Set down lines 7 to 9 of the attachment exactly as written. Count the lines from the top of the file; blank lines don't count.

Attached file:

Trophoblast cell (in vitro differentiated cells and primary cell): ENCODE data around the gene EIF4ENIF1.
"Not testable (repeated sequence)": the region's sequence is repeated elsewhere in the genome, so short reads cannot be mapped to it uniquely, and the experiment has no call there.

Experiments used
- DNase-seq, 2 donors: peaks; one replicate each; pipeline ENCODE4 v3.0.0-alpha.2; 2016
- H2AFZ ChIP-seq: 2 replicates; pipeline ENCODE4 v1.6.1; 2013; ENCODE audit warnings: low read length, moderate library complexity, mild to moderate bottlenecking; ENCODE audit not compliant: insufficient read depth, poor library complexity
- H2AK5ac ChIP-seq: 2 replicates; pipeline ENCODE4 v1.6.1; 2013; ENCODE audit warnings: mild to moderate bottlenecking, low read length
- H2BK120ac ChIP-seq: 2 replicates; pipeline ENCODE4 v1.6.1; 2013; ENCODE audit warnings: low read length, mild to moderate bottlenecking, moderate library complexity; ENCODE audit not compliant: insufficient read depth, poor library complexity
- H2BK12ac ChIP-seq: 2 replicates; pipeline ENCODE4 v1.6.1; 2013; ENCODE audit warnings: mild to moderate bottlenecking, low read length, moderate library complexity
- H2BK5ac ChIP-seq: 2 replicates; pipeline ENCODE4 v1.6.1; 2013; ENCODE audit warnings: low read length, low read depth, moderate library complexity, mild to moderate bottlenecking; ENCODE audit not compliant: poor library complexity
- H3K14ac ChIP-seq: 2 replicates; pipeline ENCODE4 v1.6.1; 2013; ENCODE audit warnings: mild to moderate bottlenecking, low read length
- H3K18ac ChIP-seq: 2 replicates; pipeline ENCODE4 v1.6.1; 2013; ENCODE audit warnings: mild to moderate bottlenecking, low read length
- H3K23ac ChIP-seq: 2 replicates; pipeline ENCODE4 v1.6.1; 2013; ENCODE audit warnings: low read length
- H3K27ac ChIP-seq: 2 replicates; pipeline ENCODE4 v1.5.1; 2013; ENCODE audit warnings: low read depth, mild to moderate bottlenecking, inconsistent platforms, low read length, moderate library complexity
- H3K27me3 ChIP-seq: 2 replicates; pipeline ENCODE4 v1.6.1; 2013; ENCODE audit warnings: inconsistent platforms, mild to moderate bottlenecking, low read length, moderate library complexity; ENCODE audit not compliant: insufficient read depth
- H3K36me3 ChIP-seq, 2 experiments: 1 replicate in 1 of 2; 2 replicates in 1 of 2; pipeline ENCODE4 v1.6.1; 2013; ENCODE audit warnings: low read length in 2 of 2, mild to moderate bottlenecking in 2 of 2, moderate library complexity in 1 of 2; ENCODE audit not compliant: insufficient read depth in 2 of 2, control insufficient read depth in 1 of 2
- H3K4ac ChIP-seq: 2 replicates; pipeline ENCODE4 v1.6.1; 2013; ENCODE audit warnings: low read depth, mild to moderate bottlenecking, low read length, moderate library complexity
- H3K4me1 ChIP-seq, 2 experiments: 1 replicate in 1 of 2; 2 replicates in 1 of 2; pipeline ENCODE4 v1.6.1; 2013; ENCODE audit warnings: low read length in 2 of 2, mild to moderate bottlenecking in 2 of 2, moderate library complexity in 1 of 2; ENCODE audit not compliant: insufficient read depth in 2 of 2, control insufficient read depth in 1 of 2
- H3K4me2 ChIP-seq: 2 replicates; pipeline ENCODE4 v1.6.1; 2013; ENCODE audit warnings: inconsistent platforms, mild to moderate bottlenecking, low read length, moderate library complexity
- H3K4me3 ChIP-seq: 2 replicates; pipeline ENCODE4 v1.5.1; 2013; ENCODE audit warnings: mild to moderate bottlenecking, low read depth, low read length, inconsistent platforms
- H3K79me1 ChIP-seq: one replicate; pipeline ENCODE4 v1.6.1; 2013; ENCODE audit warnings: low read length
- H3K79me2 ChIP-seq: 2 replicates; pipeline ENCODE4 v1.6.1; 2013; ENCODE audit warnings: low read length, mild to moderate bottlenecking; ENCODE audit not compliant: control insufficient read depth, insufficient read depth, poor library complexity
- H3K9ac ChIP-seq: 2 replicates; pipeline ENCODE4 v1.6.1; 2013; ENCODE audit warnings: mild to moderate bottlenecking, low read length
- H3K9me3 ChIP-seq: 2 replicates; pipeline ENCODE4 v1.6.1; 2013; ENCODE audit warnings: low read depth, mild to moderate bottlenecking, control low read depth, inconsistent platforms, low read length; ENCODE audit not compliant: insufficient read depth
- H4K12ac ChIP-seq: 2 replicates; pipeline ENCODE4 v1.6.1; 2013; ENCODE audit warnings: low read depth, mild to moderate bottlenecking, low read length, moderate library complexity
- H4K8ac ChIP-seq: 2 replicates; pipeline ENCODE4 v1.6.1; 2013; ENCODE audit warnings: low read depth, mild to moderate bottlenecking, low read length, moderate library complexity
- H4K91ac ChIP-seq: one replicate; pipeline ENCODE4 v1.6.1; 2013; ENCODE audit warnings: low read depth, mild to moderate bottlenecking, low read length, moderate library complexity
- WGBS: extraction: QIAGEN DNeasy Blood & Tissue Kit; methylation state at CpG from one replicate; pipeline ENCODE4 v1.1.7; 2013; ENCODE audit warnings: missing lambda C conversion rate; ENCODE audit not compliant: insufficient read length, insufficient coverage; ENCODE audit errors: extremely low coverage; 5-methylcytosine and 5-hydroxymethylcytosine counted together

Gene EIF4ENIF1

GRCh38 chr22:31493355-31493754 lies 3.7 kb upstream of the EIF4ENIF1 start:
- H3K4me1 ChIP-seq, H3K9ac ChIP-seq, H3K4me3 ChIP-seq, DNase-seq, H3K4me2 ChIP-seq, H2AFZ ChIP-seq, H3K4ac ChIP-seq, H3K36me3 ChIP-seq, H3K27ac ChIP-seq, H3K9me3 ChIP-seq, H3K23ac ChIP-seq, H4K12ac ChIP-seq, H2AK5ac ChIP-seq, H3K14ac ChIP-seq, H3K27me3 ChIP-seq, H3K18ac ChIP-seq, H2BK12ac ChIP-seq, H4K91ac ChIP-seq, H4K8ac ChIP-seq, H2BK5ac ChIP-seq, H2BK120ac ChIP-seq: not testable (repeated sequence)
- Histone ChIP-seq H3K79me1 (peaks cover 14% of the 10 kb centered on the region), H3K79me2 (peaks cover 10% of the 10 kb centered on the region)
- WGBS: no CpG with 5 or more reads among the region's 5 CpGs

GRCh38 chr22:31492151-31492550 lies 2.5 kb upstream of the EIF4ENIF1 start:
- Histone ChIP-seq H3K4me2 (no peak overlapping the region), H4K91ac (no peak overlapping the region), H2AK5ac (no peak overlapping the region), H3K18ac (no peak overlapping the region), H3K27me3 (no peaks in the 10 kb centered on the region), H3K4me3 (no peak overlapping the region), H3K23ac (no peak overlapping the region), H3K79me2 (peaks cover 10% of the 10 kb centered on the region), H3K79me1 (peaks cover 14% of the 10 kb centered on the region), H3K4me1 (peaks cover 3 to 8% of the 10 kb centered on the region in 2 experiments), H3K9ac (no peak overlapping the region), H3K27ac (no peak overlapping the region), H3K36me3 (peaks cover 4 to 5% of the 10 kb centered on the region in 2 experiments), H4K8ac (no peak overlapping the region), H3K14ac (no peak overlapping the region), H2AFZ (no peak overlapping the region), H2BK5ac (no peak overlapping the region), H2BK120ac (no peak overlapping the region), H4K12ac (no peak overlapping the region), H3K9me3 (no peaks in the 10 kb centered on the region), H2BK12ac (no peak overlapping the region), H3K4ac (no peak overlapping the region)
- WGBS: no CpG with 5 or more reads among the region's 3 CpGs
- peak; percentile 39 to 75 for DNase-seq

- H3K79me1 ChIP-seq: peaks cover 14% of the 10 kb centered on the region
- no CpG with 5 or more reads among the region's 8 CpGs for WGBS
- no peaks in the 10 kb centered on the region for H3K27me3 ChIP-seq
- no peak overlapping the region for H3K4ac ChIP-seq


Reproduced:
- H2BK120ac ChIP-seq: 2 replicates; pipeline ENCODE4 v1.6.1; 2013; ENCODE audit warnings: low read length, mild to moderate bottlenecking, moderate library complexity; ENCODE audit not compliant: insufficient read depth, poor library complexity
- H2BK12ac ChIP-seq: 2 replicates; pipeline ENCODE4 v1.6.1; 2013; ENCODE audit warnings: mild to moderate bottlenecking, low read length, moderate library complexity
- H2BK5ac ChIP-seq: 2 replicates; pipeline ENCODE4 v1.6.1; 2013; ENCODE audit warnings: low read length, low read depth, moderate library complexity, mild to moderate bottlenecking; ENCODE audit not compliant: poor library complexity